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This month’s herbal bog party, hosted by the inspiring Brigitte of My Herb Corner, is on the topic of My Herbal Treasures in March. Its so exciting to be thinking about all the new life beginning to stir at the moment as I’ve just started my first Spring harvests.

Its kind of an obvious one, but my favourite March herb is probably the dear and wonderfully weedy Cleavers. Galium aparine

Also known as Goosegrass or Sticky Willy, Cleavers is one of the first of our spring allies to appear, though it was perhaps a little later this year than I remember as I only managed my first harvest last weekend. It’s found mainly in woods and hedgerows and, along with its good friend stinging nettle, is one of the first wild herbs many people learn about.

Cleavers is a herb of the moon and is governed by the element of water and this is key to my understanding of how it works in the body. As a medicinal herb it is most commonly used to treat the lymphatic system, a network of vessels which runs alongside the blood circulation carrying waste materials in lymph fluid ready for processing in the lymph nodes and organs such as the tonsils, thymus and spleen. The lymph has no pump of its own so is reliant on the movement of blood and muscles to aid its journey, so exercise is vital for a healthy lymphatic system. It’s functions are primarily to aid cleansing of the tissues and assist the immune system by transporting white blood cells and antibodies.

To me, the lymph relates very closely to the water element in us and, as we know, the moon affects fluids in all of nature by governing flows and tides. The nature of water is to be fluid, we can easily see how polluted stagnant water becomes, and the lymph must also be flowing in order to perform its functions within the body. In the winter we can become more stagnant and accumulations tend to build up, stressing the lymphatic system and resulting in lowered immunity, swollen glands and sluggishness.

Cleavers is all about getting things moving and flowing again. I see it as an initiator and indeed it is meant to be auspicious to drink it before a journey. It doesn’t force change, just gently encourages the body to wake and clear itself, helping to remove excess fluids through its diuretic action. This quality means it is also a good urinary tonic, especially in inflammatory conditions of the urinary tract as it is also anti-inflammatory. Its useful for clearing the skin, partly due to its general alterative properties, and it has been used to treat cancers, both internally and externally as a poultice.

The water element also governs the emotions and Cleavers can help us to gently let go of the past and be ready to embrace the new growth and change that Spring awakens.

Cleavers is covered in tiny little hooked bristles which you can see in the close up below which I took last year, later in the season when the plant was more mature.

I see Cleavers as a plant of youth, not only because of it’s appearance early in the spring but due to it ability to entertain the child in us all when, on long walks, we can engage in the game I never grow tired of, how many cleavers can you stick on someone’s back before they notice 🙂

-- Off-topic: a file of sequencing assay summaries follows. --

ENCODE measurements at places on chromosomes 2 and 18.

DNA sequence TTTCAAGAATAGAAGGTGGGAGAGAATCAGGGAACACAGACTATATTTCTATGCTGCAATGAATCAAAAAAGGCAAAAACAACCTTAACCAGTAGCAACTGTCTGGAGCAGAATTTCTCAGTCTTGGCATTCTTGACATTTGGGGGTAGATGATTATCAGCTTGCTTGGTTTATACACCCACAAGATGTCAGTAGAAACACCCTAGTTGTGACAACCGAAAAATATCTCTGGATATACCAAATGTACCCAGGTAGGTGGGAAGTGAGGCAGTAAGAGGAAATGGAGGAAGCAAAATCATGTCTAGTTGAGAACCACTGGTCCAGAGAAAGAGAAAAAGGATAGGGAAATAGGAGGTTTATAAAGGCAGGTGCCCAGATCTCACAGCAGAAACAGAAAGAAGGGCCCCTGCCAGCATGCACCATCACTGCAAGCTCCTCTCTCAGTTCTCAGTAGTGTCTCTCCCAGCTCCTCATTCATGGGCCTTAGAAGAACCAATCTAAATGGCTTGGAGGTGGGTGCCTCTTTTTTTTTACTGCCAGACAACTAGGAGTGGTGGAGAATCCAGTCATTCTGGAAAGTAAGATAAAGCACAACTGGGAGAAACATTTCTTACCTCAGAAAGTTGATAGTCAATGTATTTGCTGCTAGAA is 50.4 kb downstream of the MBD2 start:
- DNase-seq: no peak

I think the real reason Cleavers grab on to us as we go by is because, in a damp climate like the UK, we could all do with a bit of lymphatic support and she is generously reminding us of the great service she can offer.

The plant itself is strong yet supple. It is flexible enough to be twisted round itself and apparently, country folk used to use it in this way to make a sieve for straining milk. It uses its little hooks to grow up other plants to get to the light, yet its strong enough to support them too when needed.

Here are a few ways to incorporate Cleavers into your life, they are always better used fresh than dried:

Cleavers Green Juice
Juice is my favourite way to take them and also the most potent as we are ingesting the life blood of the plant which is an incredible gift. It does require the use of a juicer but if you don’t have one you could whizz it in the blender with some water and then strain, though I haven’t tried it this way. I juice a big handful of cleavers with some apple, fennel, lemon, ginger and celery. This makes a delicious cleansing and revitalising drink for bright Spring mornings.

Cleavers Vinegar
Make your Cleavers into a delicious green vinegar by lightly packing a jar with them then covering in unpasteurised apple cider vinegar. Cap with a plastic not metal lid (vinegar corrodes metal) and allow to infuse for three weeks before straining and rebottling. This makes a lovely spring salad dressing with a drizzle of olive oil.

Cleavers Salad
At this time of year you can finely chop the young cleavers and add to salads, though later in the Spring they become too tough and stringy. Enjoy them now while they’re tender!

Cleavers Cold Infusion
Many people prepare their cleavers as a cold infusion by popping a handful in a glass, covering in cold water and leaving overnight to infuse. Strain and drink in the morning for a refreshing start to the day.

Cleavers Succus
This one comes from Matthew and Julie Bruton-Seal’s wonderful book Hedgerow Medicine which I would recommend to anyone interested in wildcrafting herbs. Juice fresh cleavers, measure it and add an equal amount of runny honey. Bottle and label. It will last much longer this way and would be a lovely soothing and effective remedy for tonsilitis.

In early Spring the Cleavers Moon
Draws up from depths of wintery slumber
Our waking tides.
From ripple to wave she speaks of cycles
Of change, of flow,
Of newest growth already held in visions.
She invites us too to grow, along with her,
Weedy and wild,
Supple yet unyielding as the waters she guides
She helps to carry us all.

Some other things to be happy about in March:
My first dandelion.
Young Comfrey leaves appearing.
Fresh, young nettles.

Also Lesser Celandine (or pilewort), Viola and other lovelies are out and about.

Spring love and loveliness to all.